The speed of passage of food through the digestive system is moderated by fiber. Fiber’s moisture-absorbing and lubricating actions can slow down peristalsis (the muscular contractions of the intestine that push food through the tract) in cases of diarrhea, or speed it up, in the case of constipation — in other words, fiber has a normalizing effect on the gut. Unfortunately, studies have produced conflicting results, depending on the fiber used and the composition of the diet, although research continues in this area. The presence of adequate fiber allows time for absorption of nutrients and water from the intestine into the blood. Some fibers also impart mucilaginous (slippery) qualities to the food, helping it “slide” along the gut walls. Certain fibers increase the rate of stomach emptying — this is one theory behind feline “hairball” diets — while others slow it down. Fiber binds some toxins in the gut and eliminates them in the stool.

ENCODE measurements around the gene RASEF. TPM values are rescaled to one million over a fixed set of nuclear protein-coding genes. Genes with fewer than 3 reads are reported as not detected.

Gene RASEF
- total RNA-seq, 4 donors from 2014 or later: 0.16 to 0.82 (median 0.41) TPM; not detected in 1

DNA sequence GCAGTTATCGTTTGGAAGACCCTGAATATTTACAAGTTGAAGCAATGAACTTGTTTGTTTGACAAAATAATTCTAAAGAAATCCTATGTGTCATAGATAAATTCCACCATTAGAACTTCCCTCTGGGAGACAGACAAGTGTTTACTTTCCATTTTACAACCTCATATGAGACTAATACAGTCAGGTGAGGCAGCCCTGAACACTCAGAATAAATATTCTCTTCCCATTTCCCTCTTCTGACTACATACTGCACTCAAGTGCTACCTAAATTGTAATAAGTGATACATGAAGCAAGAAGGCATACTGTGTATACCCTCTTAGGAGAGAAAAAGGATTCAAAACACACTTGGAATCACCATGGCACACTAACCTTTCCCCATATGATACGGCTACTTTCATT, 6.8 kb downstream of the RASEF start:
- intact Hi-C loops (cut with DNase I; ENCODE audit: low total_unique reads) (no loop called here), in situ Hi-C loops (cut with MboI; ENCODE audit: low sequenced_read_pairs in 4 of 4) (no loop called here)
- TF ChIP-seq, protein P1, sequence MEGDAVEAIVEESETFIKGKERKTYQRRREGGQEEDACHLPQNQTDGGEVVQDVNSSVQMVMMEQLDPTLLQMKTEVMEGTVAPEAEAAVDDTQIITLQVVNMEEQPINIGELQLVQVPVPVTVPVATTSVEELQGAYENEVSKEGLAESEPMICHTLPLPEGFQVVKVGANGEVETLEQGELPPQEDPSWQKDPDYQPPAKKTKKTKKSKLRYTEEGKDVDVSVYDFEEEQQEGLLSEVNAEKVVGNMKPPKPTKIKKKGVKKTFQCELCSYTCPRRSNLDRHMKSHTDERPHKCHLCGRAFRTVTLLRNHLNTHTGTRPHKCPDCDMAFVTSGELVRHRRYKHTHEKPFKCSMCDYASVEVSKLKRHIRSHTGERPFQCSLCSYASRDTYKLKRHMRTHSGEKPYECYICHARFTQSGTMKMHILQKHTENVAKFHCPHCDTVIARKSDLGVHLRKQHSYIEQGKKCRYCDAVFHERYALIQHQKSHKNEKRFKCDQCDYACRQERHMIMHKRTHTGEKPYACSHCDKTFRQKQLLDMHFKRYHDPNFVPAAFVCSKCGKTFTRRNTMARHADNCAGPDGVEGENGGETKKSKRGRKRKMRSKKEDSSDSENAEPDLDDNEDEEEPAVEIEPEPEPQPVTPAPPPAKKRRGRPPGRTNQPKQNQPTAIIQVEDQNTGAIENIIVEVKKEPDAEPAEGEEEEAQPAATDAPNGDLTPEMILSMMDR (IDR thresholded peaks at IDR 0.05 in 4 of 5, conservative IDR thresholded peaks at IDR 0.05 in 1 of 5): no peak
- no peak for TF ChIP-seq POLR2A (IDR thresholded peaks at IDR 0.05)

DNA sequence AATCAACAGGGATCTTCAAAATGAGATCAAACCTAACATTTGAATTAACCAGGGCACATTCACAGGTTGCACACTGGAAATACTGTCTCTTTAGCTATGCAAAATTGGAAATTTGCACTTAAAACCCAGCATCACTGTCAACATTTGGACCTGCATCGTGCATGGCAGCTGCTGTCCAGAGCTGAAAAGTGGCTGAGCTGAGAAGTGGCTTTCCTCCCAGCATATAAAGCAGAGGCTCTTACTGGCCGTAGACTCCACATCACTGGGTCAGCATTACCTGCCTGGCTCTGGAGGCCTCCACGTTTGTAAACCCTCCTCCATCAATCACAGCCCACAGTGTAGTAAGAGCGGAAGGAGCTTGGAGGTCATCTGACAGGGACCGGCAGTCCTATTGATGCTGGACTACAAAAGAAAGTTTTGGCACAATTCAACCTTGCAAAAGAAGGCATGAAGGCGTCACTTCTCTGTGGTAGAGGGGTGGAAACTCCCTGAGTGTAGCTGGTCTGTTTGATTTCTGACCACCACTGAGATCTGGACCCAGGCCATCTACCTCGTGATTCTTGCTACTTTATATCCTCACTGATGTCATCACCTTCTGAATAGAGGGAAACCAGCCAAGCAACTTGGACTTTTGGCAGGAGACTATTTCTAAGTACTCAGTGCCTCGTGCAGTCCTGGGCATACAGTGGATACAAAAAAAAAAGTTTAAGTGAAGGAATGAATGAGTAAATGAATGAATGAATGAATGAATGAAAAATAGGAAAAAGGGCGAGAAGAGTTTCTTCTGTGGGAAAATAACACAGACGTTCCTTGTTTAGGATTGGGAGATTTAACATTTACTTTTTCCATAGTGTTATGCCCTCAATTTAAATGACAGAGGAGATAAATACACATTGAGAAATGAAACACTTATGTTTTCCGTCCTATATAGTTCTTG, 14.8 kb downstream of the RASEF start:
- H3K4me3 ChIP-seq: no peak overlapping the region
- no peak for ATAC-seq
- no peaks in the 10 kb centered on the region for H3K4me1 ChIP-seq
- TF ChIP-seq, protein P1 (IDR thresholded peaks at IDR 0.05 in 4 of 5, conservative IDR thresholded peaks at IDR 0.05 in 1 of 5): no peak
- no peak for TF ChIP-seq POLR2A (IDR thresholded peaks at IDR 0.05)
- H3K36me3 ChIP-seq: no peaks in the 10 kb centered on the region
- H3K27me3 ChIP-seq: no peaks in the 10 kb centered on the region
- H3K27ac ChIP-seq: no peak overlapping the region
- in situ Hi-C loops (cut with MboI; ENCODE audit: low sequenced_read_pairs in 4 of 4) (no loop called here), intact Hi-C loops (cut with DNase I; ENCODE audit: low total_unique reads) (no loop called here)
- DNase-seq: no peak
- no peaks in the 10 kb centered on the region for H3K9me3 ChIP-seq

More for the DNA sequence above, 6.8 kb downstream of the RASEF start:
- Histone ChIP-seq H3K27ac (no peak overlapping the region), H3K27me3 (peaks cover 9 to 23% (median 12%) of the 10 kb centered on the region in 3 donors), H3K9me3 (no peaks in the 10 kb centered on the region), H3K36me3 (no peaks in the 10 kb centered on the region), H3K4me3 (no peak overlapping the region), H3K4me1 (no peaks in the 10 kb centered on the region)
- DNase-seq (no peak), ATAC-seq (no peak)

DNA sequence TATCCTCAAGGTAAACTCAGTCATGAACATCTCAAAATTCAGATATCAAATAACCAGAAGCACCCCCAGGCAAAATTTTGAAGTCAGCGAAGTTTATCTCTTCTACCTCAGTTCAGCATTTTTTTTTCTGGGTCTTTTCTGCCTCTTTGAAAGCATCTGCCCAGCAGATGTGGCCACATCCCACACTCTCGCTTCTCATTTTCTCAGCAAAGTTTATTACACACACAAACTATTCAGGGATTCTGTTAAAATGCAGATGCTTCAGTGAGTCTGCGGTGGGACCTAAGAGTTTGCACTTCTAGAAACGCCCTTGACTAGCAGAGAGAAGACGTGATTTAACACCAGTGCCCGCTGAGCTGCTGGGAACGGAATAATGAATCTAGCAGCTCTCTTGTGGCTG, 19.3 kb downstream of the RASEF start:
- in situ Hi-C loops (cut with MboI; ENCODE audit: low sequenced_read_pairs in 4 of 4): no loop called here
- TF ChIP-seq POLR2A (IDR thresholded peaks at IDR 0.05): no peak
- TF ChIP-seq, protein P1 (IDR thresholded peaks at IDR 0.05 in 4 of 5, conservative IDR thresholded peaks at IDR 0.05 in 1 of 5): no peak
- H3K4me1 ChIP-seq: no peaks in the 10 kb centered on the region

Fiber is usually characterized by describing its solubility and fermentability. These terms are used for different properties, and any one fiber can be described in terms of either trait. Cellulose, for instance, is both insoluble and non-fermentable, while guar gum is soluble and fermentable. Others lie on a continuum between these two extremes. These terms evolved as the technology for analyzing fiber improved. However, the method used to assay “crude fiber” as stated on a pet food label is actually a very poor technique, and fails to detect most of the lignan, hemicellulose, and even some of the plain cellulose. Thus, the actual level of fiber in a pet food may be considerably underestimated by the outdated Crude Fiber method.